Mental Contrasting: An Important Technique for Reaching Your Goals.

In this post we hope to show you the value of a technique called “mental contrasting”. We want to explain that concept, to cite evidence that mental contrasting really helps people change their habits to healthier and more productive ones, and to tell you what you need to know in order to use it yourself.

In an earlier post we discussed Gabrielle Oettingen’s method of “mental contrasting” as a way to keep yourself practicing resilience skills. If you want to build these skills and turn them into habits you have to practice. But it is hard to change habits, and we all have trouble getting ourselves to persist in habit-changing practices until we reach our goals.

Mental contrasting has a very credible basis to claim that it is an important technique to help us persist in needed practices.

An article written by Oettingen appeared in the October 24th New York Times, and has been in our “to do” folder ever since. This week, we had a good opportunity to digest its content.

If you find a better summary of mental contrasting and its uses, please let us know. This one is excellent. It identifies research done on mental contrasting, showing that it helps “college students wanting a date, hip-replacement patients hoping to get back on their feet, graduate students looking for a job, (and) schoolchildren wishing to get good grades.” In addition, the study we cited earlier was on helping women lose weight. It helps.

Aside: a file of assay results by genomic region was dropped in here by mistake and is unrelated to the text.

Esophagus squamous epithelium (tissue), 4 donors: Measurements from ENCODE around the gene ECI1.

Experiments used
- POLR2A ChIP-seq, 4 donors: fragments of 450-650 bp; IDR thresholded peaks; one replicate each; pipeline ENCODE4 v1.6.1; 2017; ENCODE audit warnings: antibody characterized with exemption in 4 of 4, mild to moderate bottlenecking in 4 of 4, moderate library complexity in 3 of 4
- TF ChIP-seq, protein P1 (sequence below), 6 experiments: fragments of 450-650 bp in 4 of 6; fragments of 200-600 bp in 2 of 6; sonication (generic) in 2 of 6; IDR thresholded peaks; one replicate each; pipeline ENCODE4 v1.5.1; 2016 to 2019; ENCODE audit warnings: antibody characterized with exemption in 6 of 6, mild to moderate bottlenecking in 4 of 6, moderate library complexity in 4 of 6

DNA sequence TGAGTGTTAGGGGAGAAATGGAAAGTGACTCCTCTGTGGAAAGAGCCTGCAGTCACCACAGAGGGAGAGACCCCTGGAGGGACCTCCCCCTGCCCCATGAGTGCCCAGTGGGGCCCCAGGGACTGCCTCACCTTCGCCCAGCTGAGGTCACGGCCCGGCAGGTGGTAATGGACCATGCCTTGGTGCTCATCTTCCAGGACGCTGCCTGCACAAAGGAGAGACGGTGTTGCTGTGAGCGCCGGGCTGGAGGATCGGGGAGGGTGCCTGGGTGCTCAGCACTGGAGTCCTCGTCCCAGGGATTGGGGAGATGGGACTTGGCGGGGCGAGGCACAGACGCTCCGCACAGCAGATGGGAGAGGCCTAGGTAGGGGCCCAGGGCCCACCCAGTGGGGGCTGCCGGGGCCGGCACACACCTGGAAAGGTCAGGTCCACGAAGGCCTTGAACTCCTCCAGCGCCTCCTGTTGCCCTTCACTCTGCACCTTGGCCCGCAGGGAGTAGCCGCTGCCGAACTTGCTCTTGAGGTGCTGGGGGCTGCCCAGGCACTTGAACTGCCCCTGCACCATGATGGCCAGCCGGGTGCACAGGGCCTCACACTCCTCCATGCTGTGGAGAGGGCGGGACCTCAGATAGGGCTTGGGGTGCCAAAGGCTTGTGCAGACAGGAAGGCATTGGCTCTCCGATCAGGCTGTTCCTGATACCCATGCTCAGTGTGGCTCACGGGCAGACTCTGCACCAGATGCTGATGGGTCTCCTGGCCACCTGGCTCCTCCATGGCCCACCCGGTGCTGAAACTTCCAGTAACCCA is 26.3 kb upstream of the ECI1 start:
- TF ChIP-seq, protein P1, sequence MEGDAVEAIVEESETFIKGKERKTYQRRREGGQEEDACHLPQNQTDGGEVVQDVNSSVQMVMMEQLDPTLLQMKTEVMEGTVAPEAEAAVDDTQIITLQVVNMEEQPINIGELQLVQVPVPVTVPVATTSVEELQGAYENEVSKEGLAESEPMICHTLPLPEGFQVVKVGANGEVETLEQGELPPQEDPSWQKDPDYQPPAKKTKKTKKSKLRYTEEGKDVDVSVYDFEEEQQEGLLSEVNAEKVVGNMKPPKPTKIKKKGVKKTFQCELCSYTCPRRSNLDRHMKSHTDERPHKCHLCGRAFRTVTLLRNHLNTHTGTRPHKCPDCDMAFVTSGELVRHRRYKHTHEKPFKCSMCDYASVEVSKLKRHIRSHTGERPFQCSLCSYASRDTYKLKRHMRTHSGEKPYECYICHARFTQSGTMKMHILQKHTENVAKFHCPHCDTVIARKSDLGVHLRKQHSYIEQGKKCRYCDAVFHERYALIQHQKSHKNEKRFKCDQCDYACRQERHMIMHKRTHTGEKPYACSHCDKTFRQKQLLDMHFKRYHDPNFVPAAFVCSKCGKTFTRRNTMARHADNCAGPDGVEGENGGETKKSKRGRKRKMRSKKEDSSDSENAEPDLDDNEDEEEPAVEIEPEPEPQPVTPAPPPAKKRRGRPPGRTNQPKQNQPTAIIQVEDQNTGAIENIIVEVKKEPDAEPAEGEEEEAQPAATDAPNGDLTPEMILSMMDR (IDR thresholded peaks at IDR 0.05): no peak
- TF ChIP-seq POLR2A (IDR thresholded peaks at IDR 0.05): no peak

So it’s clear that this is a technique that is both effective and widely applicable. It has helped people reach a variety of goals; in addition, the studies were done in both the United States and Germany. So the methods work in a variety of contexts.

The final test is: Do they work for you?

Would you like to try it for one of your goals? Here is Oettingen’s description of how to do that:

“…Think of a wish. For a few minutes, imagine the wish coming true, letting your mind wander and drift where it will. Then shift gears. Spend a few more minutes imagining the obstacles that stand in the way of realizing your wish.”

It’s as simple as that. If you try it, let us know how it works for you. We will share the results with a lot of other people.

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This entry was posted in Adversity and Resilience, Attitudes of Resilience, Effective Resilience Training, General Resilience Topic, Habits, mental contrasting, Resilience Skills, Resilience Training. Bookmark the permalink.

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